The consequences have been profound, says Mulhern. “Last year was the year that global money growth stalled,” he says. “We saw a sharp slowdown in credit creation from both central banks and the private sector. Since then the reversal of the 2016/17 credit surge has led to renewed asset-price declines and waning economic momentum.”

A track record of drawdown protection

With a negative backdrop appearing, interest has correspondingly grown for capital preservation – and the ability of funds to not just withstand the volatility of markets but have the capacity to recover rapidly.

When Real Return was designed back in 2004, it was in response to the recognition that the  investment world was changing, with a backdrop where investments were no longer purely about the “high return/the-trend-is-your-friend” dynamics as typified in much of the 1980s and 1990s – and arguably more recently.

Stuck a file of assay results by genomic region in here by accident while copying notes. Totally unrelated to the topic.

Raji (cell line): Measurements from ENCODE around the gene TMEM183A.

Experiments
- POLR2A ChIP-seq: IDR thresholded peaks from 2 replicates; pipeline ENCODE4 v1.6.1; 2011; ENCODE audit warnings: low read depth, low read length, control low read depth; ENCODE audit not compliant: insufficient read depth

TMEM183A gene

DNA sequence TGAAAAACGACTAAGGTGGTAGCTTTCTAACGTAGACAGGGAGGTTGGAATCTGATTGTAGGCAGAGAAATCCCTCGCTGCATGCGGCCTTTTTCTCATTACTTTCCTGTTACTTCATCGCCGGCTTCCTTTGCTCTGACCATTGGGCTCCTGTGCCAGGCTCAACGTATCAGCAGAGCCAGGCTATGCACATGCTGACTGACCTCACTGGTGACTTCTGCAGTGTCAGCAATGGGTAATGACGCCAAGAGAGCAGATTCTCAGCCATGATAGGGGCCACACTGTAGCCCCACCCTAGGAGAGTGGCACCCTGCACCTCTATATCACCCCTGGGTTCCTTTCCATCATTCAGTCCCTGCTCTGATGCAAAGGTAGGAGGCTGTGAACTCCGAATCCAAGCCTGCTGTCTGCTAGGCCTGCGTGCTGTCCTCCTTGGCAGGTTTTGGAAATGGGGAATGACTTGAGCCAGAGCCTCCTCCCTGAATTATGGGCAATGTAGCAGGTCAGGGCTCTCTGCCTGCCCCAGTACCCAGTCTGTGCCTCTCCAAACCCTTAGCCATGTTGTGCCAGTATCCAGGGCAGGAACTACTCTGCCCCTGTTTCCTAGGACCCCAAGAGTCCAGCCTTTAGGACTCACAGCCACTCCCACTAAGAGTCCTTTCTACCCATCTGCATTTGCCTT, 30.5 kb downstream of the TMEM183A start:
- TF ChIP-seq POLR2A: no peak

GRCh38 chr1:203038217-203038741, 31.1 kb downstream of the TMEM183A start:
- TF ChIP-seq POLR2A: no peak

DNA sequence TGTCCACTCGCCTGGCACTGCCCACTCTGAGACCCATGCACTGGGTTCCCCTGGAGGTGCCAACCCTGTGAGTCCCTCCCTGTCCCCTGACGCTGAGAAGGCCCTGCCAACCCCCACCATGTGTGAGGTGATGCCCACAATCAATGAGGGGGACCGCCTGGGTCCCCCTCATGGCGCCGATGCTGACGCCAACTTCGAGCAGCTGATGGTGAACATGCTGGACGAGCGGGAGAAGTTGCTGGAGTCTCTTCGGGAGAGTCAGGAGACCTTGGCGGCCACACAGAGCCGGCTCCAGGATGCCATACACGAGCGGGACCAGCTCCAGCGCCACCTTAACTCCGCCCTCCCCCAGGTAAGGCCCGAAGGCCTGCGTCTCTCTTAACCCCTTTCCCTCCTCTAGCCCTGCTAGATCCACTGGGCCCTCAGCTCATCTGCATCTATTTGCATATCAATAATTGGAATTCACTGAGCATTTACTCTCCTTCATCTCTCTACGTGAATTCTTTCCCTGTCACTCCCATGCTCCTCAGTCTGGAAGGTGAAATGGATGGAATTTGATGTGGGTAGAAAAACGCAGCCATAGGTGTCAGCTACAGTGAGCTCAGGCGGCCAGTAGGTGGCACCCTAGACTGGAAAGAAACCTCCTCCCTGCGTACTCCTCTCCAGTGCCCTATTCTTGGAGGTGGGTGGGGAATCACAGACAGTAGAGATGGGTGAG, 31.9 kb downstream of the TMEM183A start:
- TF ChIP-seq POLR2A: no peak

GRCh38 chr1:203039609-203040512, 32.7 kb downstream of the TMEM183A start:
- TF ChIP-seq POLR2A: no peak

Instead, front and centre was an emphasis on preserving capital, with the team adopting a target of Libor +4% as a way to encourage it to think as much about not losing money as making it – to emphasise the asymmetry of returns.

While many absolute return managers may make similar claims, not many in the strategy’s peer group have been able to prove it effectively and others haven’t been around long enough to prove their worth. Funds in this area have grew substantially since the 2008 financial crisis.

Post 2008, there have been three periods that stand out where risk assets – based on the FTSE World index – have been challenged: a 29-month-long global equities trough that started in October 2007 and kickstarted the global financial crisis; the nine months beginning at the end of June 2011; and the 10-month-long equity down market that ran from 31 May 2015 to 31 March 2016.1

Taking the example of the 2007 downturn, the FTSE World index fell 32.98% in GBP term and investors didn’t recover the losses for more than two years; by comparison the Real Return strategy was back in positive territory in less than a year.

Shallower dips make for a quicker recovery, a feature that has been a cornerstone of the consistency of performance on which Real Return prides itself. In losing less at its worst point, the declines were managed over a shorter timeframe, and therefore the team was able to recover more quickly, thus paving the way for the fund to deliver positive returns in the difficult discrete calendar years 2007, 2008 and 2009.